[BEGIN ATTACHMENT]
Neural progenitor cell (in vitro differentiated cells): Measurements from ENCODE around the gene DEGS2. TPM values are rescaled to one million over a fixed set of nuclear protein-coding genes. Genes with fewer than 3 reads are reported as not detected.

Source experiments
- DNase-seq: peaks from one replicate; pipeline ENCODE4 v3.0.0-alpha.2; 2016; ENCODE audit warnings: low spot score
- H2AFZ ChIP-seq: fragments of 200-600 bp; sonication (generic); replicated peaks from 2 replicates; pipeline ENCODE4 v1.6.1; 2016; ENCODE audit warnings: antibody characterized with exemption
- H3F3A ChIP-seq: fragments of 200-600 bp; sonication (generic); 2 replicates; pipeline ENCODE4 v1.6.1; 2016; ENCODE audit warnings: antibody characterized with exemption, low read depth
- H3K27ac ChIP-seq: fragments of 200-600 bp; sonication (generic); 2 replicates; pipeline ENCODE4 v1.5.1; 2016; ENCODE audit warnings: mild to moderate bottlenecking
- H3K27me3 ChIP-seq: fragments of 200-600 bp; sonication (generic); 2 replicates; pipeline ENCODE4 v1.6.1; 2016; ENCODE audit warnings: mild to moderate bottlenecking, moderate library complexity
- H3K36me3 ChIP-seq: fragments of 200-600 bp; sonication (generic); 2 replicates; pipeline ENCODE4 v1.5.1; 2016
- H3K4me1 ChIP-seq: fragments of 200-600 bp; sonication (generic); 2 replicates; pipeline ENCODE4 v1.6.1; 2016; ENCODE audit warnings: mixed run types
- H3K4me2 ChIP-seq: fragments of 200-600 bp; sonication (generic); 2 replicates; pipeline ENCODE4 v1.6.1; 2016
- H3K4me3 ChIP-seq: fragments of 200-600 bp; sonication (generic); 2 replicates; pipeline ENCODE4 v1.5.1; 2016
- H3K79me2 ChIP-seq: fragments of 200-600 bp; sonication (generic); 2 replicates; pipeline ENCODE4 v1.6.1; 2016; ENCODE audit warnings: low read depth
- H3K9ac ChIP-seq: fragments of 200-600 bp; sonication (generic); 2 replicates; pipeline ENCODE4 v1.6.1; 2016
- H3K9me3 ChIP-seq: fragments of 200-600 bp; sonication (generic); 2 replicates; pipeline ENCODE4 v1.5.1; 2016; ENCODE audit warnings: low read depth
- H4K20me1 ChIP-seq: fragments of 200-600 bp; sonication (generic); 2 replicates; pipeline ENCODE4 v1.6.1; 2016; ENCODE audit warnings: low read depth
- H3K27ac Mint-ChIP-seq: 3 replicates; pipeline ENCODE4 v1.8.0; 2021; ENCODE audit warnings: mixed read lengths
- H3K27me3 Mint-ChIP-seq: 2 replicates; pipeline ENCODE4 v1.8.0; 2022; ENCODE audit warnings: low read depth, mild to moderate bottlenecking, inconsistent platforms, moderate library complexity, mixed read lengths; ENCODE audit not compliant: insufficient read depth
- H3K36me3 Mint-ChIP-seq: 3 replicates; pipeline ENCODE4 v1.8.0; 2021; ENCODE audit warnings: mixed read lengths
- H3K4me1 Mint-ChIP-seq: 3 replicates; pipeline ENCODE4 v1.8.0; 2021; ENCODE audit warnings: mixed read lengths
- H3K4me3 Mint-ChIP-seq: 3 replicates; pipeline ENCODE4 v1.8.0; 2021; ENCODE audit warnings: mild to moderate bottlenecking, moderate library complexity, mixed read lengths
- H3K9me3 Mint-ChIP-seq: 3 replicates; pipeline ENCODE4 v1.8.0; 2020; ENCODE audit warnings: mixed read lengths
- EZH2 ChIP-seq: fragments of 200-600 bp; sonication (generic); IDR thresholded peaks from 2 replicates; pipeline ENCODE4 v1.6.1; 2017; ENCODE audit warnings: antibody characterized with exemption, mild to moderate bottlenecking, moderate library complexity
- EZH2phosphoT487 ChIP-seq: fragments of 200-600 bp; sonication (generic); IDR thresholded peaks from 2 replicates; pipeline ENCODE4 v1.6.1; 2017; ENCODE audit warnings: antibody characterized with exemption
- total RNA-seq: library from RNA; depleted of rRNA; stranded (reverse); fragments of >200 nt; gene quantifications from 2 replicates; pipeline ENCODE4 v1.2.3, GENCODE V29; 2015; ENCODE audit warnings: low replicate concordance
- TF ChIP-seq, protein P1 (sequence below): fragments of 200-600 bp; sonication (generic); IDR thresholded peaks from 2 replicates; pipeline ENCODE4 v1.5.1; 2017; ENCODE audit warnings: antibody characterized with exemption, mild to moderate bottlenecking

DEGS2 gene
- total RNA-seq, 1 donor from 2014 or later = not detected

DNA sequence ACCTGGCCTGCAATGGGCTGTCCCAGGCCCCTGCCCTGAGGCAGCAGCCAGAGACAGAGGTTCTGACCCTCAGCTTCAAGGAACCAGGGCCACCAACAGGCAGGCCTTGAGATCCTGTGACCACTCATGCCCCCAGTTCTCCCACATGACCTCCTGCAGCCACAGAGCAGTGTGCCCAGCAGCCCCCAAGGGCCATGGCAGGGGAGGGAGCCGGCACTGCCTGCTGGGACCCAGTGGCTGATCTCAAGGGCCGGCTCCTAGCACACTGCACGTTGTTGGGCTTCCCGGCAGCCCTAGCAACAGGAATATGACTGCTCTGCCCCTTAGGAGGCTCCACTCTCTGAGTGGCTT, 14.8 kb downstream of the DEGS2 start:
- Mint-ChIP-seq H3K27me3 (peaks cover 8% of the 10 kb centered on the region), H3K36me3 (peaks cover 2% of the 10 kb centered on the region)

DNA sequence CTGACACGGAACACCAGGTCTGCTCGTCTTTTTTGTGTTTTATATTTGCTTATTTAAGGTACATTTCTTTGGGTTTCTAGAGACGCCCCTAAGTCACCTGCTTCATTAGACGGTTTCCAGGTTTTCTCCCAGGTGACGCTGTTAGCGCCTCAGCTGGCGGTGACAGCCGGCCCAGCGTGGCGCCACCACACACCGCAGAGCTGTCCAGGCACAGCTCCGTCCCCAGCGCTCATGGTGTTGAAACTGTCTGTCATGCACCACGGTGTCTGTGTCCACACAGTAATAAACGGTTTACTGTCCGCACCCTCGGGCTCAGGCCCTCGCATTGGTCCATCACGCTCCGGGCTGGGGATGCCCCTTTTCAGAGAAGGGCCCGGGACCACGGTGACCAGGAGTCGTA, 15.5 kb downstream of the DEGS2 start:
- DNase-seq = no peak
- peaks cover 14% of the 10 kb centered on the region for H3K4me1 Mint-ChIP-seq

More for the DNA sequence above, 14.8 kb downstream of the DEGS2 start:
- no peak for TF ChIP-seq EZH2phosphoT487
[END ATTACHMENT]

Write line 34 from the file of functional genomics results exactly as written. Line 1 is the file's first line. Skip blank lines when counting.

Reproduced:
- no peak for TF ChIP-seq EZH2phosphoT487